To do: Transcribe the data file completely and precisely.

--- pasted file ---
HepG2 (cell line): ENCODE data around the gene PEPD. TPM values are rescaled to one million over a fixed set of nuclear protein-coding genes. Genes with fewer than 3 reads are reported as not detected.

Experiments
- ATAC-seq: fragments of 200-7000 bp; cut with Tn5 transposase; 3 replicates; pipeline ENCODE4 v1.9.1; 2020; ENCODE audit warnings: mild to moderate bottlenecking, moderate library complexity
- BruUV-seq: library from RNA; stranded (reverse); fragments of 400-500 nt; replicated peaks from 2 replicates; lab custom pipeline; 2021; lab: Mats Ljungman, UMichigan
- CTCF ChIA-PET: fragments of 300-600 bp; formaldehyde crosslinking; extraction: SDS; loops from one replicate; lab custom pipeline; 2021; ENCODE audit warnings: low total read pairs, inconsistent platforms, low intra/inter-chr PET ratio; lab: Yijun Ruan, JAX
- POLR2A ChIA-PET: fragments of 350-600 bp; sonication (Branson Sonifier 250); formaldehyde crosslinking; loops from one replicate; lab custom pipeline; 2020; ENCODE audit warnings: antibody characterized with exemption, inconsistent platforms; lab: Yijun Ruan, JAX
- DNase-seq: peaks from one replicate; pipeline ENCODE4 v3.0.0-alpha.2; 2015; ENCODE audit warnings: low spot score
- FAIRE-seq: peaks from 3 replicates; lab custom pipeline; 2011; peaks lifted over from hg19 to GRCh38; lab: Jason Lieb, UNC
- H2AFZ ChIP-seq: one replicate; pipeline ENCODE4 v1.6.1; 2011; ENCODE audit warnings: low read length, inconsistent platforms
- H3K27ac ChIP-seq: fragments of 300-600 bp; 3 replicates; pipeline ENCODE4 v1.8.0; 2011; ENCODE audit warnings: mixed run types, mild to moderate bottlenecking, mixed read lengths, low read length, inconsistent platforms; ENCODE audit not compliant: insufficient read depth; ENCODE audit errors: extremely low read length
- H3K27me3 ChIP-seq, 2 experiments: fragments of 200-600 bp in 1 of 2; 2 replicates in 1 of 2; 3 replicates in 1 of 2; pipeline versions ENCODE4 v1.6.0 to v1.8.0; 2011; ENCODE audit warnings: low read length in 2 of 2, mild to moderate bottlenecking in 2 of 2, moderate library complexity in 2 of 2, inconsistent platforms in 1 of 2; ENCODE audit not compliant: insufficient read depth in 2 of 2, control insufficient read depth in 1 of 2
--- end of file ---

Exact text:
HepG2 (cell line): ENCODE data around the gene PEPD. TPM values are rescaled to one million over a fixed set of nuclear protein-coding genes. Genes with fewer than 3 reads are reported as not detected.

Experiments
- ATAC-seq: fragments of 200-7000 bp; cut with Tn5 transposase; 3 replicates; pipeline ENCODE4 v1.9.1; 2020; ENCODE audit warnings: mild to moderate bottlenecking, moderate library complexity
- BruUV-seq: library from RNA; stranded (reverse); fragments of 400-500 nt; replicated peaks from 2 replicates; lab custom pipeline; 2021; lab: Mats Ljungman, UMichigan
- CTCF ChIA-PET: fragments of 300-600 bp; formaldehyde crosslinking; extraction: SDS; loops from one replicate; lab custom pipeline; 2021; ENCODE audit warnings: low total read pairs, inconsistent platforms, low intra/inter-chr PET ratio; lab: Yijun Ruan, JAX
- POLR2A ChIA-PET: fragments of 350-600 bp; sonication (Branson Sonifier 250); formaldehyde crosslinking; loops from one replicate; lab custom pipeline; 2020; ENCODE audit warnings: antibody characterized with exemption, inconsistent platforms; lab: Yijun Ruan, JAX
- DNase-seq: peaks from one replicate; pipeline ENCODE4 v3.0.0-alpha.2; 2015; ENCODE audit warnings: low spot score
- FAIRE-seq: peaks from 3 replicates; lab custom pipeline; 2011; peaks lifted over from hg19 to GRCh38; lab: Jason Lieb, UNC
- H2AFZ ChIP-seq: one replicate; pipeline ENCODE4 v1.6.1; 2011; ENCODE audit warnings: low read length, inconsistent platforms
- H3K27ac ChIP-seq: fragments of 300-600 bp; 3 replicates; pipeline ENCODE4 v1.8.0; 2011; ENCODE audit warnings: mixed run types, mild to moderate bottlenecking, mixed read lengths, low read length, inconsistent platforms; ENCODE audit not compliant: insufficient read depth; ENCODE audit errors: extremely low read length
- H3K27me3 ChIP-seq, 2 experiments: fragments of 200-600 bp in 1 of 2; 2 replicates in 1 of 2; 3 replicates in 1 of 2; pipeline versions ENCODE4 v1.6.0 to v1.8.0; 2011; ENCODE audit warnings: low read length in 2 of 2, mild to moderate bottlenecking in 2 of 2, moderate library complexity in 2 of 2, inconsistent platforms in 1 of 2; ENCODE audit not compliant: insufficient read depth in 2 of 2, control insufficient read depth in 1 of 2